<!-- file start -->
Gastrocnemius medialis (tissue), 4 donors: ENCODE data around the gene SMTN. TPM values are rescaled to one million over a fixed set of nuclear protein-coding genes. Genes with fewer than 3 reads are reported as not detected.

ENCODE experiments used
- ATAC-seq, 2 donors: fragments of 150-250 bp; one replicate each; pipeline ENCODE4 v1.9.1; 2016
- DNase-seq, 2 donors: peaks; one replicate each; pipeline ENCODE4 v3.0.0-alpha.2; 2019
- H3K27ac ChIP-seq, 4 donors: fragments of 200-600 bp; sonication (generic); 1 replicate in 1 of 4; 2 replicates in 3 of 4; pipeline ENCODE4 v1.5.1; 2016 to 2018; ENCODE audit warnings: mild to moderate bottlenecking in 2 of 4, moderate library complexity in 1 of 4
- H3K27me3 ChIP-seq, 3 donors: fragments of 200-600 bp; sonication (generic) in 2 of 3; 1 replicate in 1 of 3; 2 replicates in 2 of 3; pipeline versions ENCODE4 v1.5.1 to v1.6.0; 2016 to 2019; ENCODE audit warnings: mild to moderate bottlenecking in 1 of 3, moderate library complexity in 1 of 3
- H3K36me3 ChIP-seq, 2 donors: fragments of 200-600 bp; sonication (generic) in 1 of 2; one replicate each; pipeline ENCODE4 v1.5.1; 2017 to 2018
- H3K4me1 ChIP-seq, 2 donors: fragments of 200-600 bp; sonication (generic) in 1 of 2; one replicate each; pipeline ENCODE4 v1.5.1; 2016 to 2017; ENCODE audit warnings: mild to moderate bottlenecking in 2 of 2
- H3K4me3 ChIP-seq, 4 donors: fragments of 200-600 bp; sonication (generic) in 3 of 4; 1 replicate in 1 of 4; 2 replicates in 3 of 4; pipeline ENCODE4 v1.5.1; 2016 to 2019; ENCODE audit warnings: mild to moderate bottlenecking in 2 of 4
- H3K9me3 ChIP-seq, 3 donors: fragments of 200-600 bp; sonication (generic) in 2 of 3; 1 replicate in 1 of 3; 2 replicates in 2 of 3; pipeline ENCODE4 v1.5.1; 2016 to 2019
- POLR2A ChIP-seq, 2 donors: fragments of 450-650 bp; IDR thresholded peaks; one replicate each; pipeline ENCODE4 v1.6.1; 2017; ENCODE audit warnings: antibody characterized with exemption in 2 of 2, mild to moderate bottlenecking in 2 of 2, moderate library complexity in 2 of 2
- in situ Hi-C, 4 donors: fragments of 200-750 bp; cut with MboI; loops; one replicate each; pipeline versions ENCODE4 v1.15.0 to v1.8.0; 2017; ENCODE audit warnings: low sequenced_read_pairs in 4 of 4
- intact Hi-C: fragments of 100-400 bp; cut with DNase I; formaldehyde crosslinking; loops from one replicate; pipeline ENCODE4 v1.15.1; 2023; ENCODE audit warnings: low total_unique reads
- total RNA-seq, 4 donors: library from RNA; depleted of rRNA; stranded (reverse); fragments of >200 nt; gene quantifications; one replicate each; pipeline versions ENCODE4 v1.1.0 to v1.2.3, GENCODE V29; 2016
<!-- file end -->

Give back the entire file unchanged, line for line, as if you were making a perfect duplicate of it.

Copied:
Gastrocnemius medialis (tissue), 4 donors: ENCODE data around the gene SMTN. TPM values are rescaled to one million over a fixed set of nuclear protein-coding genes. Genes with fewer than 3 reads are reported as not detected.

ENCODE experiments used
- ATAC-seq, 2 donors: fragments of 150-250 bp; one replicate each; pipeline ENCODE4 v1.9.1; 2016
- DNase-seq, 2 donors: peaks; one replicate each; pipeline ENCODE4 v3.0.0-alpha.2; 2019
- H3K27ac ChIP-seq, 4 donors: fragments of 200-600 bp; sonication (generic); 1 replicate in 1 of 4; 2 replicates in 3 of 4; pipeline ENCODE4 v1.5.1; 2016 to 2018; ENCODE audit warnings: mild to moderate bottlenecking in 2 of 4, moderate library complexity in 1 of 4
- H3K27me3 ChIP-seq, 3 donors: fragments of 200-600 bp; sonication (generic) in 2 of 3; 1 replicate in 1 of 3; 2 replicates in 2 of 3; pipeline versions ENCODE4 v1.5.1 to v1.6.0; 2016 to 2019; ENCODE audit warnings: mild to moderate bottlenecking in 1 of 3, moderate library complexity in 1 of 3
- H3K36me3 ChIP-seq, 2 donors: fragments of 200-600 bp; sonication (generic) in 1 of 2; one replicate each; pipeline ENCODE4 v1.5.1; 2017 to 2018
- H3K4me1 ChIP-seq, 2 donors: fragments of 200-600 bp; sonication (generic) in 1 of 2; one replicate each; pipeline ENCODE4 v1.5.1; 2016 to 2017; ENCODE audit warnings: mild to moderate bottlenecking in 2 of 2
- H3K4me3 ChIP-seq, 4 donors: fragments of 200-600 bp; sonication (generic) in 3 of 4; 1 replicate in 1 of 4; 2 replicates in 3 of 4; pipeline ENCODE4 v1.5.1; 2016 to 2019; ENCODE audit warnings: mild to moderate bottlenecking in 2 of 4
- H3K9me3 ChIP-seq, 3 donors: fragments of 200-600 bp; sonication (generic) in 2 of 3; 1 replicate in 1 of 3; 2 replicates in 2 of 3; pipeline ENCODE4 v1.5.1; 2016 to 2019
- POLR2A ChIP-seq, 2 donors: fragments of 450-650 bp; IDR thresholded peaks; one replicate each; pipeline ENCODE4 v1.6.1; 2017; ENCODE audit warnings: antibody characterized with exemption in 2 of 2, mild to moderate bottlenecking in 2 of 2, moderate library complexity in 2 of 2
- in situ Hi-C, 4 donors: fragments of 200-750 bp; cut with MboI; loops; one replicate each; pipeline versions ENCODE4 v1.15.0 to v1.8.0; 2017; ENCODE audit warnings: low sequenced_read_pairs in 4 of 4
- intact Hi-C: fragments of 100-400 bp; cut with DNase I; formaldehyde crosslinking; loops from one replicate; pipeline ENCODE4 v1.15.1; 2023; ENCODE audit warnings: low total_unique reads
- total RNA-seq, 4 donors: library from RNA; depleted of rRNA; stranded (reverse); fragments of >200 nt; gene quantifications; one replicate each; pipeline versions ENCODE4 v1.1.0 to v1.2.3, GENCODE V29; 2016